Updated: Dec 24, 2021
Shining a light on the opportunities that a music career offers apart from performance should be paramount in British music education. The UK is home to a vast music scene, containing countless teams of knowledgable, creative and successful individuals aside from those on stage and screen; so stating that music "is not an accessible industry" is dismissive of and incorrect. I was privileged to talk to Rob Chute, who is Head of Publicity at Toast Press, a company that manages the press for the likes of Florence and the Machine, Billie Eilish, and Griff etc. Rob had some very poignant things to say about the expansive nature of the music industry and some great advice on how to get to where you want to be - or perhaps even stumble there by accident.
"Nobody really spoke about music colleges or institutions like BIMM at the time, either, or else maybe I'd have pursued a more pragmatic route into music."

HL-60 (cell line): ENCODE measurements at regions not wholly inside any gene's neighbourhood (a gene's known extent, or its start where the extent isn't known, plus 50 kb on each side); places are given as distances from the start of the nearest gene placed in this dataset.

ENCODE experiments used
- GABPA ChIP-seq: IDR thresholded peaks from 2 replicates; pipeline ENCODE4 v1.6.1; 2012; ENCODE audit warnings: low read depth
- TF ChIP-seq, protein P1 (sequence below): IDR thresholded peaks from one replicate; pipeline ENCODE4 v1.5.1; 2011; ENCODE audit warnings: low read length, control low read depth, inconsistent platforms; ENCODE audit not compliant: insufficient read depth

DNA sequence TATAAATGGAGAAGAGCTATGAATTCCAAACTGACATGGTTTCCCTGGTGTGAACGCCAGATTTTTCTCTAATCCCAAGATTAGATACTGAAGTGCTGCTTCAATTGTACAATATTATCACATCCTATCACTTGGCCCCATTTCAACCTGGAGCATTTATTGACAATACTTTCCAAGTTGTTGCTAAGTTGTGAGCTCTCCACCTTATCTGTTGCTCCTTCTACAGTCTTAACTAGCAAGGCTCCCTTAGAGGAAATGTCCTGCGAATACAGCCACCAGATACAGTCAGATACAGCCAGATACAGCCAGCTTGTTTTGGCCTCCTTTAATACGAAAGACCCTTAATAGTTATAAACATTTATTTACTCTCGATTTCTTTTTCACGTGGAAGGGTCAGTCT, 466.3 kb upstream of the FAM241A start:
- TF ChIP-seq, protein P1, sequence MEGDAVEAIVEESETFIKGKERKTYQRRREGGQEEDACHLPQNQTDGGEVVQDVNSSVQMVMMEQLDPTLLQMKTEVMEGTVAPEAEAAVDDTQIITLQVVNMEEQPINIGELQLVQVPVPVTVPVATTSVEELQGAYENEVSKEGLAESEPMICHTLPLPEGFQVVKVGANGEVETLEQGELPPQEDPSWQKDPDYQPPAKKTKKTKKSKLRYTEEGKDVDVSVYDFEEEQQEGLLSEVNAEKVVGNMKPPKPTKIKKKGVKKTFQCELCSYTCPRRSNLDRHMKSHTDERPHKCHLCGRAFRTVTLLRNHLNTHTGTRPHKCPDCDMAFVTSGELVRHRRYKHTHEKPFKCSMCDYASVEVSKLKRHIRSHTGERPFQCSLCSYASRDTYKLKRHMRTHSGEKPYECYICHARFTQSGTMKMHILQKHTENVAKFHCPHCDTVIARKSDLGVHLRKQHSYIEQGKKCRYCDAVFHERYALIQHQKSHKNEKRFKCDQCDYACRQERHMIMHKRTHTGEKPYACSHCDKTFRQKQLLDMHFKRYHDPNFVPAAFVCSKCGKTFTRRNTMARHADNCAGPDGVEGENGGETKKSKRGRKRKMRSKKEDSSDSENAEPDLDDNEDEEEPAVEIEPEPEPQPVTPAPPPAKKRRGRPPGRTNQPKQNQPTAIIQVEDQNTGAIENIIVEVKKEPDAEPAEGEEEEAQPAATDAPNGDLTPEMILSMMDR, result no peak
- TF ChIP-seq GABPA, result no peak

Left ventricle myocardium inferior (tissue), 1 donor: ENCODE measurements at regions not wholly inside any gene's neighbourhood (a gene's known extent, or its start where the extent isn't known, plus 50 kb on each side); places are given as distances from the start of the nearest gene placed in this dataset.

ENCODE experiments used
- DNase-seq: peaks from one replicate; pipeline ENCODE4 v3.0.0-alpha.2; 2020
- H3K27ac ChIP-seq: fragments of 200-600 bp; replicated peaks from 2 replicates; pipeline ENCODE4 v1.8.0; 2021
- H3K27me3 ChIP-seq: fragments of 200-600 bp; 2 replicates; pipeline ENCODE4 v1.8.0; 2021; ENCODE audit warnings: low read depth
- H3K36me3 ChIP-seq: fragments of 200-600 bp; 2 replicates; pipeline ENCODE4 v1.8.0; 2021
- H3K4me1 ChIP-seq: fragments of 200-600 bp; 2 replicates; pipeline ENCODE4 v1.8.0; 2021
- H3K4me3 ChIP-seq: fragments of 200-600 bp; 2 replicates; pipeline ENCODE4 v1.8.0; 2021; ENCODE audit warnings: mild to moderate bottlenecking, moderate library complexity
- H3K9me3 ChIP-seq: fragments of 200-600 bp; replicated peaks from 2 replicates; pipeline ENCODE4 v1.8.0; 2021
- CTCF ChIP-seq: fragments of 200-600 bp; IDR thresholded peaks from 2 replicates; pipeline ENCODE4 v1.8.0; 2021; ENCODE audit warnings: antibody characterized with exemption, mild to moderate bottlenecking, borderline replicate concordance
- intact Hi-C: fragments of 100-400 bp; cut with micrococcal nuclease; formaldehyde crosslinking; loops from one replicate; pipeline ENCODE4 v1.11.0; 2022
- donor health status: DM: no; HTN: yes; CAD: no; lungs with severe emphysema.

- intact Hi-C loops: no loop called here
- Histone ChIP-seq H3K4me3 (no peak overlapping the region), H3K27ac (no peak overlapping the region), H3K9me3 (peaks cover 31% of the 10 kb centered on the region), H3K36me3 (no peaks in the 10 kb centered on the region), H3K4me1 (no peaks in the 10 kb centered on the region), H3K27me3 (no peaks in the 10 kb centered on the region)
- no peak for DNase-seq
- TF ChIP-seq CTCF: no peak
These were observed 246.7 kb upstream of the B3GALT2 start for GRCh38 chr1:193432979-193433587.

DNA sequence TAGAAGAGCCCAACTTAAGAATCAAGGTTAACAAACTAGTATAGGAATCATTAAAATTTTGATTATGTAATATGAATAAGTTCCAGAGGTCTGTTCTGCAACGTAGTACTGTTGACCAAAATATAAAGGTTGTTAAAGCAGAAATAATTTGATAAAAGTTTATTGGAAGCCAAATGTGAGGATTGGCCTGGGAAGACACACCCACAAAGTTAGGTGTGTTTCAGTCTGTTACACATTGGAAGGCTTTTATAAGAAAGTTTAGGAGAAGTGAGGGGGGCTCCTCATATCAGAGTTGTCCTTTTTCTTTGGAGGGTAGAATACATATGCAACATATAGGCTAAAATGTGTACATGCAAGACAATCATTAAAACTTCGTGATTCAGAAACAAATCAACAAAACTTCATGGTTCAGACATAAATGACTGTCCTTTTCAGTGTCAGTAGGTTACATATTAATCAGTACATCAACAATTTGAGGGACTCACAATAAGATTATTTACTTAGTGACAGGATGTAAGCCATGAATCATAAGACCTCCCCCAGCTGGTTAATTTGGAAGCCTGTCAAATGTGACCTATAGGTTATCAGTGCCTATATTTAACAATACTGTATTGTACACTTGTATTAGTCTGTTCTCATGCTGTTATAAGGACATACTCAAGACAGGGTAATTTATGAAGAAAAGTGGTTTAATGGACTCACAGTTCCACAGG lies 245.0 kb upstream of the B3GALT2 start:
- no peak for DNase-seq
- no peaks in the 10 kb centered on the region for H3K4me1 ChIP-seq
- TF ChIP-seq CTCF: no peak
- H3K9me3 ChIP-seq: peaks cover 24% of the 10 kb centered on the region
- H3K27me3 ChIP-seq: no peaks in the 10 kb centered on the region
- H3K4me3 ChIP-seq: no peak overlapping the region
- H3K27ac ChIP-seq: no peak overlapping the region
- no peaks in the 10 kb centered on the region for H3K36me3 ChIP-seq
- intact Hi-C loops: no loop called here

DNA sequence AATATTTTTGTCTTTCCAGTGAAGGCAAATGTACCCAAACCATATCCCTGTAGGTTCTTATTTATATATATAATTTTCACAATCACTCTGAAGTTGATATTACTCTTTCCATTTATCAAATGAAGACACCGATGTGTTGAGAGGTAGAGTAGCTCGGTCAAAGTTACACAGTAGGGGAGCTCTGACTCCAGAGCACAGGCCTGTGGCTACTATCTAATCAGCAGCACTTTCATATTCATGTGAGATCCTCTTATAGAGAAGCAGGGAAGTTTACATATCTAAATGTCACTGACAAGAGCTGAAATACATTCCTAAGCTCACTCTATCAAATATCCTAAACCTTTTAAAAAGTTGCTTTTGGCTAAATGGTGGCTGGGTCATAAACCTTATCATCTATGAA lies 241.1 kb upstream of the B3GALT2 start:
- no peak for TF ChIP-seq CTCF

Was music something you always wanted to pursue?
I only really thought about music as a career whilst studying (English Lit) at University. The industry seemed completely unreachable and with no family connections to it, I didn't really allow myself to entertain the idea of being anything other than a fan - which was fine. Nobody really spoke about music colleges or institutions like BIMM at the time, either, or else maybe I'd have pursued a more pragmatic route into music. It just seemed like something that happened somewhere else, really.
What did you want to do before pursuing music?
As a kid, I wanted to be a writer, and as an avid reader, I hoped I'd go into the world of publishing. Over the summer at Uni I'd send my CVs out to book people and I'd send my CVs out to music people, and to be totally honest only the music people came back and said yes so here we are! I think music PR actually combines a little bit of all these things, though. I try and view artists in terms of narrative, culture, and context as opposed to just the song in front of me, which is absolutely thanks to what I learnt studying English. Loving music (and being lucky enough to work in it) has also driven me deeper into reading again, as you quickly realise how important it is to create a life outside the industry and a space purely for pleasure.
How did you make your break into the music industry?